According to Lee Kuan Yew, Singapore’s first Prime Minister, he was first approached about a chewing gum ban in the early 1980s by the Ministers of National Development. At the time, some initial controls were put in place including a ban on television advertisements that promoted the sale or consumption of chewing gum. For years, the Housing Development Board had reportedly been spending S$150,000 annually to tidy up gum that had been disposed of on sidewalks, in keyholes, around housing estates and even on the seats of public transportation.
Initially, Lee Kuan Yew had been opposed to a complete ban, agreeing with opponents that it was too drastic a measure that could be more easily fixed through education and levying fines against repeat offenders. This all changed in 1987 with the launch of the Mass Rapid Transit system. The costs of the system had totalled $5 billion and politicians were very excited about how it would modernize, and even revolutionize, the city-state. So when people started sticking chewing gum on the train door sensors causing the doors to malfunction and resulting in long disruptions of train services, chewing gum had officially worn out its welcome on the island.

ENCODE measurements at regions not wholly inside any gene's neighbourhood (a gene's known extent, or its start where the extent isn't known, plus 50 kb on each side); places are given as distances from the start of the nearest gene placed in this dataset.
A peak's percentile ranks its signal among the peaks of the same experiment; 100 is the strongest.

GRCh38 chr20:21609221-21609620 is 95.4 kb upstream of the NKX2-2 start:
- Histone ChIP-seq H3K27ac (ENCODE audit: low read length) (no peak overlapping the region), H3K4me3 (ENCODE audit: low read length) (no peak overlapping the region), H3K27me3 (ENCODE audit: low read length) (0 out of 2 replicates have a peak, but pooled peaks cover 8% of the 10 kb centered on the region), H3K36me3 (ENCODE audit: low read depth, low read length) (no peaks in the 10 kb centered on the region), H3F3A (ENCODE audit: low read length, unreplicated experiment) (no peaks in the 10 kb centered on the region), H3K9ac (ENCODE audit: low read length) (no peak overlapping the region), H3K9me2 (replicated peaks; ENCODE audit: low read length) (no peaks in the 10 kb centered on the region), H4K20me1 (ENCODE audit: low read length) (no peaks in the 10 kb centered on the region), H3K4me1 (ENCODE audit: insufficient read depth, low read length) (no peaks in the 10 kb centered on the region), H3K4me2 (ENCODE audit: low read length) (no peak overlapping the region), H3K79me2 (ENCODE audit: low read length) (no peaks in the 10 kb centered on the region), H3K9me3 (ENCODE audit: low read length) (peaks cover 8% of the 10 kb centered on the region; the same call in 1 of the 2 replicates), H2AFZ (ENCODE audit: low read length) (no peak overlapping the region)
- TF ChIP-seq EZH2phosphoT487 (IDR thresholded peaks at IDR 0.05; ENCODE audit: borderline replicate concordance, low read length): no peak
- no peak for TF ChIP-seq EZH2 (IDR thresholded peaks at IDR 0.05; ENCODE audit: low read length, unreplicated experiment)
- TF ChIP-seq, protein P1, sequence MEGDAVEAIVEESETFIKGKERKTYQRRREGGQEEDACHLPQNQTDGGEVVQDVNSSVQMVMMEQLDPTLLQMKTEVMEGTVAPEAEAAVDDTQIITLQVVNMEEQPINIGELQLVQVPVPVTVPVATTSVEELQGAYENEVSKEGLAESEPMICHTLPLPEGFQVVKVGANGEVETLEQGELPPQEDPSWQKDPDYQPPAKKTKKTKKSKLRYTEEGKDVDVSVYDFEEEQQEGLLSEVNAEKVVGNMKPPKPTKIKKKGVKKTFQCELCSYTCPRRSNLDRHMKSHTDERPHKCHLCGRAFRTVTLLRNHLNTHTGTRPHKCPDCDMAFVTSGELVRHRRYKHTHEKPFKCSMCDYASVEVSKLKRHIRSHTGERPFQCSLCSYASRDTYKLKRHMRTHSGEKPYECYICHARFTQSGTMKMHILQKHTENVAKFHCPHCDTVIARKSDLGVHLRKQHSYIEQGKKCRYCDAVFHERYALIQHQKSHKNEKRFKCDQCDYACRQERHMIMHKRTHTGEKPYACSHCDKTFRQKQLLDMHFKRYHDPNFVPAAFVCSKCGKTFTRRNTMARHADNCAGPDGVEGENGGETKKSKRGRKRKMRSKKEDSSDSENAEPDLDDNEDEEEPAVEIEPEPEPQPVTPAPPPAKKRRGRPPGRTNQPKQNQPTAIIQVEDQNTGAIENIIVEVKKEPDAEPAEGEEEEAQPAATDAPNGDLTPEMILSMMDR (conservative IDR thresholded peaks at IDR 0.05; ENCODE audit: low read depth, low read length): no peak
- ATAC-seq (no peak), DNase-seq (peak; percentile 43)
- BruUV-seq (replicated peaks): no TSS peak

In 1992, the ban was introduced by the President, Goh Chok Tong, and there were strong opinions for and against the ban. Proponents of the ban were pleased to see an end to the unsightly nuisance, especially those whose jobs involved scraping gum off various surfaces. Opponents, on the other hand, felt that the sudden ban was too harsh and restrictive on people’s individual freedoms. Some of these opponents even went as far as ignoring the ban and venturing across the Malaysian border to Johor Bahru to get their fix. Surprisingly, the Singaporean government never tried to prevent people from doing this, and instead chose to levy fines against those who were found to be re-selling it.
The chewing gum ban is just one of several laws to improve the cleanliness of the island, which includes laws against littering, graffiti and spitting. Nearly a decade after the ban was enacted, a BBC reporter suggested that having such harsh laws would have a negative impact on the business creativity Lee Kuan Yew was trying to foster, to which he famously replied, ‘If you can’t think because you can’t chew, try a banana.’